Thanks to my NEHGS newsletter, I can point to where my own observations are confirmed (and explained) in print.  The Summer 2014 edition of the Old Sturbridge Village Visitor reports on some historical myths, one of which is that everyone died young in the olden days. I get so frustrated when people attempt to explain something in the past by invoking, "because they only lived to be 40 years old."  Many of my ancestors lived into their 70's, 80's, and even 90's.  Here's the explanation:

While average life expectancy was shorter in 19th-century New England than it is today, many people then lived into old age, and some even lived beyond 100 years. The Bible says that expected lifespan 3,000 years ago was "70 years; 80 for those who are strong" (Psalm 90:10). But before the mid-20th century, people died regularly in all stages of life, not just in old age. Life expectancy at birth in early 19th-century New England was only in the mid-40s.

But as the old saying goes, "there are three kinds of lies: lies, damned lies, and statistics." Statistics in the 19th century were skewed by high childhood mortality rates—especially in urban areas—largely due to infectious diseases such as pertussis, measles, scarlet fever, and diphtheria. (Thanks to vaccination, these diseases are rare today.) By the time a person reached age 30 his life expectancy jumped to 67 and the average 50-year-old could expect to live until age 73.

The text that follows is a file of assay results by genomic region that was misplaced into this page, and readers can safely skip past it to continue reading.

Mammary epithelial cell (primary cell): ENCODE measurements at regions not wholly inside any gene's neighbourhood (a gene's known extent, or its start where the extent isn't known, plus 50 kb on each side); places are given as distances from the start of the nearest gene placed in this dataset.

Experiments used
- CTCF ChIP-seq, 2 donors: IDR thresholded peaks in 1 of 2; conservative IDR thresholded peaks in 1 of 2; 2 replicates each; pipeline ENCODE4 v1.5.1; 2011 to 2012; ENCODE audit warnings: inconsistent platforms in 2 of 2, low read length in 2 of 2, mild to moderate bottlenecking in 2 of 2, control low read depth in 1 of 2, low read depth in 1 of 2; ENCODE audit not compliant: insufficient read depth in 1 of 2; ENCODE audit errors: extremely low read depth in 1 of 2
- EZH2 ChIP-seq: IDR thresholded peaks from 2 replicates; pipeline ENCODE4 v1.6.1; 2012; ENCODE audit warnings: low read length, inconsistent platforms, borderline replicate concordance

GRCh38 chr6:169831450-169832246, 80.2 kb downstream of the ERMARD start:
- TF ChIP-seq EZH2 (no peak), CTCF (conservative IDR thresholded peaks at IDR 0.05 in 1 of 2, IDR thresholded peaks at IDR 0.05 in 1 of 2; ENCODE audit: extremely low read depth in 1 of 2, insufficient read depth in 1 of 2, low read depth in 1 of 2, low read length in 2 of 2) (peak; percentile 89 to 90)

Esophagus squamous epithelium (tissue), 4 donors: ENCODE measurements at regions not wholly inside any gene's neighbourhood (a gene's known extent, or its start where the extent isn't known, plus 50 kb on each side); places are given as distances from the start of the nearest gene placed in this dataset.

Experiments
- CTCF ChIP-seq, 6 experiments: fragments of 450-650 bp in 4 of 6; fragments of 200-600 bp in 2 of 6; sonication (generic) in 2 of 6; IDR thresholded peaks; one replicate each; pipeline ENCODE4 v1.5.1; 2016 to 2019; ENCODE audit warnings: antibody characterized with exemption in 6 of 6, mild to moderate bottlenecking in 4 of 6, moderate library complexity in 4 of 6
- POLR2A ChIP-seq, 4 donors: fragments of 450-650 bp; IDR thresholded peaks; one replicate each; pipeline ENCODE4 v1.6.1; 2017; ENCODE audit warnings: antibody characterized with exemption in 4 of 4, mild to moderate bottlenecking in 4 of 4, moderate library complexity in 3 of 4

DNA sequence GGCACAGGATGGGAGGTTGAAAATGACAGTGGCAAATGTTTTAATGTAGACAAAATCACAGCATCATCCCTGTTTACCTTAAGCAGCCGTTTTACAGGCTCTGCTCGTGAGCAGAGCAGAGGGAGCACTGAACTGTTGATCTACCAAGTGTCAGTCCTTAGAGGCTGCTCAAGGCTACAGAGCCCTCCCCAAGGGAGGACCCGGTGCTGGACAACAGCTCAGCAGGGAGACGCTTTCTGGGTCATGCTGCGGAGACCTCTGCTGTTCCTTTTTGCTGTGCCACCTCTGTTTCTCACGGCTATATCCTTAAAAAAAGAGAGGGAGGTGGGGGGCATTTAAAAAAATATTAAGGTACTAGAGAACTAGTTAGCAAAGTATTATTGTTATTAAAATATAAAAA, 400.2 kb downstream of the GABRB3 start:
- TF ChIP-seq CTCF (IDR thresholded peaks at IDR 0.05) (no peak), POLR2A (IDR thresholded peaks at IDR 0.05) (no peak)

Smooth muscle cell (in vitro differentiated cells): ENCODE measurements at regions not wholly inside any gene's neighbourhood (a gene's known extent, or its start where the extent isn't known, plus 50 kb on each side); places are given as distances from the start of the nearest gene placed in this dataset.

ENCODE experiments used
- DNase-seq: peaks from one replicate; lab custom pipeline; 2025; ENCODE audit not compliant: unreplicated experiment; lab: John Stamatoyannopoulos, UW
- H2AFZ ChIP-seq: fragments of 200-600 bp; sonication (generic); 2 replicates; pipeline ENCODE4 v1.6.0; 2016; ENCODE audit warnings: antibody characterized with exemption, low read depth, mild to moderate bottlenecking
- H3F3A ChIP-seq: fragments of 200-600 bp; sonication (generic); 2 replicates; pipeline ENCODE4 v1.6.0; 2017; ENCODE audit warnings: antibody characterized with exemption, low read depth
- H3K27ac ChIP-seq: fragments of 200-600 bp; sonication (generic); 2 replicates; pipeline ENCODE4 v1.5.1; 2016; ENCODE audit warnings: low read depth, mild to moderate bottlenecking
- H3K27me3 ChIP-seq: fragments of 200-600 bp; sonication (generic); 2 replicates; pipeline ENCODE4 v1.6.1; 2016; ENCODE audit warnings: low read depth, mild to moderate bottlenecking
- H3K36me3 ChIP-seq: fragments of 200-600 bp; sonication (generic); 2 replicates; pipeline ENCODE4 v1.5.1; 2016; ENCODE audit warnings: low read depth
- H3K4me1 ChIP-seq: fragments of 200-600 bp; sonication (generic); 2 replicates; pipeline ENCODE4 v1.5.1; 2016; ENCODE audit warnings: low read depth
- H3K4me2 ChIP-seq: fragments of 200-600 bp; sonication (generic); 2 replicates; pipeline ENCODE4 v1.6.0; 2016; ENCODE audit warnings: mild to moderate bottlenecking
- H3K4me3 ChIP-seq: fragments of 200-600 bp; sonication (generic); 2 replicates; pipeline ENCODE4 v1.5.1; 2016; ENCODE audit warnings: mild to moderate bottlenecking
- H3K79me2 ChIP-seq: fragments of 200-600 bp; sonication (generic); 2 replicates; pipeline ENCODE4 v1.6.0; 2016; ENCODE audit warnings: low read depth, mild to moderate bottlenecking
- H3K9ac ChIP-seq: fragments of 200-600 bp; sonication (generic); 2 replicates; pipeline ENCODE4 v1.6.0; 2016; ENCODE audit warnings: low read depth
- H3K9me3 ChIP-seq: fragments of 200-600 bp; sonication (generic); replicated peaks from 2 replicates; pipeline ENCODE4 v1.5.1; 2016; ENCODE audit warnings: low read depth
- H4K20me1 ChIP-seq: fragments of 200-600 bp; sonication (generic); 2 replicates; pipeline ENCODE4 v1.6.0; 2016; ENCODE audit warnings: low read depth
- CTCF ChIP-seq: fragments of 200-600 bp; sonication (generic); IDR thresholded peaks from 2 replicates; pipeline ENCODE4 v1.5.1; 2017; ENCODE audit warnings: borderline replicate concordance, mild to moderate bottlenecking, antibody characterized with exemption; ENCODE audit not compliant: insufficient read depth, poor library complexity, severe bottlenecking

Note that this still puts many of my ancestors above average, but that's no surprise.  :)

Posted by sursumcorda on Sunday, July 13, 2014 at 8:23 am | Edit
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Another statistic: Productivity for a person 40 years old in the days before television would be equivalent to 80 or more today.



Posted by Richard Simonton on Monday, July 14, 2014 at 9:12 am

Hmmm. Good point, Richard!



Posted by SursumCorda on Monday, July 14, 2014 at 9:20 am
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